What Will It Take for Revival to Come?

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Lately, I've been studying some of the great revivals. The Hebridean revival took place in the tiny village of Barvas, Scotland, between 1949-1953. The revival began with two elderly sisters. One was 82 and crippled with arthritis, and the other was 84 but completely blind. One night as they sat by a fire, they began to feel burdened for the little church across the field from them that had no young people. While they realized they couldn't go out and recruit young people, they knew they could pray. As they began to pray, one of the sisters had a vision of young people filling the church. The following morning, the sisters asked the local pastor to their house and told him that he needed to get ready because a revival was coming. Pretty bold, don't you think?

The minister asked what he should do. The women gasped as they repeated, "What should you do? You should pray, man!" They proposed a deal to the minister and told him if he would gather his people twice a week to pray in the barn at the end of the village, they, in turn, would pray from their house from 10 at night until 3 in the morning.

Late-night prayer meetings began, and at one point, one man stood and read Psalm 24. He asked the people to confess their sins and make sure their hands and hearts were pure. He reminded the people of the village that they needed to wait in the presence of the Lord for revival. The presence of God filled the barn. Some fell on their faces before the holiness of God, and revival came to Hebrides. (Duncan Campbell, Principles That Govern a Spiritual Quickening, Faith Mission Recordings).

A preacher named Duncan Campbell came to the small village and preached the gospel night after night. One of the first meetings lasted until 4 in the morning. Campbell led countless people in the village to the Lord. He defined revival as "a community saturated with God."

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I want to personally be saturated with the presence of God. I want my community, country and other nations to be saturated with the presence of God. What needs to happen for revival to come to me personally and to my surrounding community? As I've been thinking about this, I have a few thoughts.

Revival implies that something is dead. For revival to happen, we need to die. Jesus said, "Truly, truly I say to you, unless a grain of wheat falls into the ground and dies, it remains alone. But if it dies, it bears much fruit" (John 12:24). The call to die is an integral part of following Jesus. We die to our dreams, our desires and our distractions. We fix our focus on Jesus and allow Him to lead us. We set our hearts on obedience. Honestly, there's a large cost to following Jesus. It's not just about a simple prayer to get into heaven. It's about a life of following hard after Christ and a continual posture of surrender.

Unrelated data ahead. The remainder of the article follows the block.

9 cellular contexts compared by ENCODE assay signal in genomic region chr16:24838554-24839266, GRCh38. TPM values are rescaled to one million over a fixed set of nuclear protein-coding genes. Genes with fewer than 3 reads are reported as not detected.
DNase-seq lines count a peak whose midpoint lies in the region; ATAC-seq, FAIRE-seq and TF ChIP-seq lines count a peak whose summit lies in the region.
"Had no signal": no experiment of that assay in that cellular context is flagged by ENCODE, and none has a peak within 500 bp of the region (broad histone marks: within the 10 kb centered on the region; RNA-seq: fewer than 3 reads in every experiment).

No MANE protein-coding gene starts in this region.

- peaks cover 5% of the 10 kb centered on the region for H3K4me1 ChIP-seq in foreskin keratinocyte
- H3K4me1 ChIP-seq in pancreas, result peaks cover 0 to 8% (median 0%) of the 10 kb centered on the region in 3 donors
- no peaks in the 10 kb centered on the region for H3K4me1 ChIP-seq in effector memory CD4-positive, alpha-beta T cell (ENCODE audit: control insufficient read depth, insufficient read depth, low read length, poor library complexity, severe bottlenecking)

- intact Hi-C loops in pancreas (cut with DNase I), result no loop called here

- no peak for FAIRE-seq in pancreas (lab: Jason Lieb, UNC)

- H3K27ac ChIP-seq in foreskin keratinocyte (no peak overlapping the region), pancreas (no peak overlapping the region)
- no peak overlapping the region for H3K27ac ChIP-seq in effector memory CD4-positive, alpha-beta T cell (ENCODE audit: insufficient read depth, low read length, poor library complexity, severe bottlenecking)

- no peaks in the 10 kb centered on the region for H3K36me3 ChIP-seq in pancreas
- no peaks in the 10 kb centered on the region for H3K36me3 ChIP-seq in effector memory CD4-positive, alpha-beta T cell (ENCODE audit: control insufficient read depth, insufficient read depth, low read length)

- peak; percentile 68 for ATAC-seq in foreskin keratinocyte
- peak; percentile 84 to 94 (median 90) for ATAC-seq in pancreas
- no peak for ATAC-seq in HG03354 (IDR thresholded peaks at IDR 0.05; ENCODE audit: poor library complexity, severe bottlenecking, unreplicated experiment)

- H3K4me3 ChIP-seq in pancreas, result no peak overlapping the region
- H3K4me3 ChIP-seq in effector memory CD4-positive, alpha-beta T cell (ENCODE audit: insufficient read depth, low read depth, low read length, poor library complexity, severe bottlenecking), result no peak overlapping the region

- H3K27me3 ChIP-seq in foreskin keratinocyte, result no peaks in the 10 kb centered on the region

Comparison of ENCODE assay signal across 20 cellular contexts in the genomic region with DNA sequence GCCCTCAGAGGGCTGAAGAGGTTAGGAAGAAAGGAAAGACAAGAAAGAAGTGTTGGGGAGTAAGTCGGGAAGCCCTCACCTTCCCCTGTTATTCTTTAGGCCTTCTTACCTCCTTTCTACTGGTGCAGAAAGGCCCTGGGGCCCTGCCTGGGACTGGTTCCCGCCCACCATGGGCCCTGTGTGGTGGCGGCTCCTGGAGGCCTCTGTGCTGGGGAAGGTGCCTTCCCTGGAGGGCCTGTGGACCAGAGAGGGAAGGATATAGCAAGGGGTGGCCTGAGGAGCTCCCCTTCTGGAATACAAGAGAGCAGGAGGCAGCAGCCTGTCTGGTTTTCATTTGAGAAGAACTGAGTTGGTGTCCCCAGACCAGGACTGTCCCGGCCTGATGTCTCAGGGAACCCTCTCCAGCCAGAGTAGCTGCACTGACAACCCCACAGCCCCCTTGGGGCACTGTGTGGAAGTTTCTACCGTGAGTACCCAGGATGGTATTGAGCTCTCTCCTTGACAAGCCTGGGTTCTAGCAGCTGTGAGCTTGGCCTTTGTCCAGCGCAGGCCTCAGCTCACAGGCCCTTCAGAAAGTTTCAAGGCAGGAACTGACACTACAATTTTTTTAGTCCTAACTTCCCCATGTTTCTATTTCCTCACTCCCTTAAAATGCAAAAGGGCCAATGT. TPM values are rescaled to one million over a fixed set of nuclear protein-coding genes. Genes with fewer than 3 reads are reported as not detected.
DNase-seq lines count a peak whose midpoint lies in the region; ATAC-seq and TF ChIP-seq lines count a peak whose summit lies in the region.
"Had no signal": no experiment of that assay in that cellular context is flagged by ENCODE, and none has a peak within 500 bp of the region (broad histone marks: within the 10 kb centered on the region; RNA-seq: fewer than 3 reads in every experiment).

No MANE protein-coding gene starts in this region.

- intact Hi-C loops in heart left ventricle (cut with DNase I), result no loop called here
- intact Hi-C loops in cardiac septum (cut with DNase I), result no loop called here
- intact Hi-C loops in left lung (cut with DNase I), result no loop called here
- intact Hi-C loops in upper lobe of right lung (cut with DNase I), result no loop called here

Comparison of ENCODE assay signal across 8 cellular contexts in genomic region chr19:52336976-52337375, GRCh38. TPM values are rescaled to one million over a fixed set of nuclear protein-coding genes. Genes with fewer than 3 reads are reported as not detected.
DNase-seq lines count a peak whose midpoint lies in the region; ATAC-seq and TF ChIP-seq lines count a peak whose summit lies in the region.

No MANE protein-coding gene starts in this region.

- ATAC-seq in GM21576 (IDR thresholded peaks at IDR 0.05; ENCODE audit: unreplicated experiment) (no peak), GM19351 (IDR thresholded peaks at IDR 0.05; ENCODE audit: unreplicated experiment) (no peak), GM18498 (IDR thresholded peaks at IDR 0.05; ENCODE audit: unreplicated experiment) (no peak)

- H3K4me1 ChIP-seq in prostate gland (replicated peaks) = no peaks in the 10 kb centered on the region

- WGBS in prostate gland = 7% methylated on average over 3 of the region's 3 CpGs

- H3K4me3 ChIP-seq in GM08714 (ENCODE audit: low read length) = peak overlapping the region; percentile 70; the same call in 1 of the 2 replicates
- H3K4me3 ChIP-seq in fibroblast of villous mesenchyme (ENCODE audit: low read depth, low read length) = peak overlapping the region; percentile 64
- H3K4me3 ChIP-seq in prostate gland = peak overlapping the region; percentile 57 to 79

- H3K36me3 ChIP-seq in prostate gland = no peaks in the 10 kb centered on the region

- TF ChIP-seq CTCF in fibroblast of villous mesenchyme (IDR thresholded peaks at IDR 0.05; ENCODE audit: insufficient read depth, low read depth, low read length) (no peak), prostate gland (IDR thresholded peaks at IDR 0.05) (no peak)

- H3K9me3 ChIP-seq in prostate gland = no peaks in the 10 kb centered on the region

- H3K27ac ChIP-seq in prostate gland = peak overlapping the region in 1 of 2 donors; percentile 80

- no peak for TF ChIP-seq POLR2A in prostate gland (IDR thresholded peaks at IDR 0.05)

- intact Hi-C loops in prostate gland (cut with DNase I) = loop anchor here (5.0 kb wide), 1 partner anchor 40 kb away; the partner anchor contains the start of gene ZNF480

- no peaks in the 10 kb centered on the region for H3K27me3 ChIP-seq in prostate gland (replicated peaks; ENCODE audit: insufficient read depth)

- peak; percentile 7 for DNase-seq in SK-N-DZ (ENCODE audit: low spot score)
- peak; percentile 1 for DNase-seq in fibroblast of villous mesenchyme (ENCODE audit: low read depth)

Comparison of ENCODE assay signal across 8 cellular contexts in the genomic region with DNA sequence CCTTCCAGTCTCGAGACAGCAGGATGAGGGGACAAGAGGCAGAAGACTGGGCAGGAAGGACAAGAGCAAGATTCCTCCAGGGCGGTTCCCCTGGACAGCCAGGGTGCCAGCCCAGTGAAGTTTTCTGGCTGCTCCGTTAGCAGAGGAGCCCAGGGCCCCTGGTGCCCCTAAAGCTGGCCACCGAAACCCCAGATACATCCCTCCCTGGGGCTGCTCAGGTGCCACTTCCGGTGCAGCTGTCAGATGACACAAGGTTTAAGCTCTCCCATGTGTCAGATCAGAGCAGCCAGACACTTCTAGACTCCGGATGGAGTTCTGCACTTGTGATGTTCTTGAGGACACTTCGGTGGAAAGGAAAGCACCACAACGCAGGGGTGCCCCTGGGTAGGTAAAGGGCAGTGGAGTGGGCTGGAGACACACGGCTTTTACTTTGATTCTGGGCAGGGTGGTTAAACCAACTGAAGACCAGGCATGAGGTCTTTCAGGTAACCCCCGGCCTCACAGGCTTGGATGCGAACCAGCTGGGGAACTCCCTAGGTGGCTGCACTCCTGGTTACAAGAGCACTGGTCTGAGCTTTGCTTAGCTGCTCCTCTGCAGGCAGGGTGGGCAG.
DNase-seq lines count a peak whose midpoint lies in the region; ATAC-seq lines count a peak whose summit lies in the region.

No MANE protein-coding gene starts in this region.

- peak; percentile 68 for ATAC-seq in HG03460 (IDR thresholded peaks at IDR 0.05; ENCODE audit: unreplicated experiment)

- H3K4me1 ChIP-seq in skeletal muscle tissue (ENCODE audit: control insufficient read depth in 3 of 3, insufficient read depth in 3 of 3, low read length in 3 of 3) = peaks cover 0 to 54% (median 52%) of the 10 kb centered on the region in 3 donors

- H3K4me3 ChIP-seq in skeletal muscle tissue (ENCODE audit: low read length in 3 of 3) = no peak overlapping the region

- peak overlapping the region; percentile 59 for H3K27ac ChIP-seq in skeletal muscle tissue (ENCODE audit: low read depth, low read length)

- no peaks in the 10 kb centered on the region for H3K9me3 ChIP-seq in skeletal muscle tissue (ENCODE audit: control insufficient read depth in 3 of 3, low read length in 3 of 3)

Revival comes with significant time spent waiting in prayer. Jesus told a story illustrating persistence in prayer. Luke 11:5-13 is about a friend who goes to a neighbor's house at night and keeps pounding on the door until the neighbor finally gets up and gives him the food he is requesting. To Jesus, the important thing is time with you. So often, He doesn't answer right away, because in your persistence He is able to grow your faith. In every great revival, there have been long seasons of persistent prayer. I read recently that "John Wesley woke at 4 a.m. daily to intercede for at least four hours before the day began and increased this to eight hours in old age" (Pete Grieg, Dirty Glory, NavPress, 2016). Wow! That persistence in prayer paid off. John Wesley was the leader of the revival within the Church of England that finally birthed the evangelical revival during the 1700s. Friend, if you long for revival, spend some time on your knees.

Revival prompts confession and repentance. The psalmist David wisely prayed, "Search me, God, and know my heart; test me and know my anxious thoughts. See if there is any offensive way in me, and lead me in the way everlasting (Ps. 139:23-24, NIV). When we get serious about praying for revival, the Holy Spirit will prompt us to let go of anything that hinders a deeper walk with God. I believe we are called to regularly ask God to examine our hearts. We don't do this to wallow in guilt or shame; we practice examination to regularly move closer to Jesus. In the end, He and He alone is worth everything!

Over the next few months, I'm going to pray for revival—for my heart, for yours, for our country and for our churches. Want to join me? I'd love to hear from you!

Becky Harling, an author, certified speaker, leadership coach and trainer with the John Maxwell Team, is an energetic and motivational international speaker inspiring audiences to overcome their greatest life challenges and reach their full, God-given potential. Her most recent book is Listen Well, Lead Better. Her husband, Steve Harling, is the president of Reach Beyond, a nonprofit organization seeking to be the voice and hands of Jesus around the world. Connect with Becky at beckyharling.com, on Facebook or on Twitter.

This article originally appeared at beckyharling.com.

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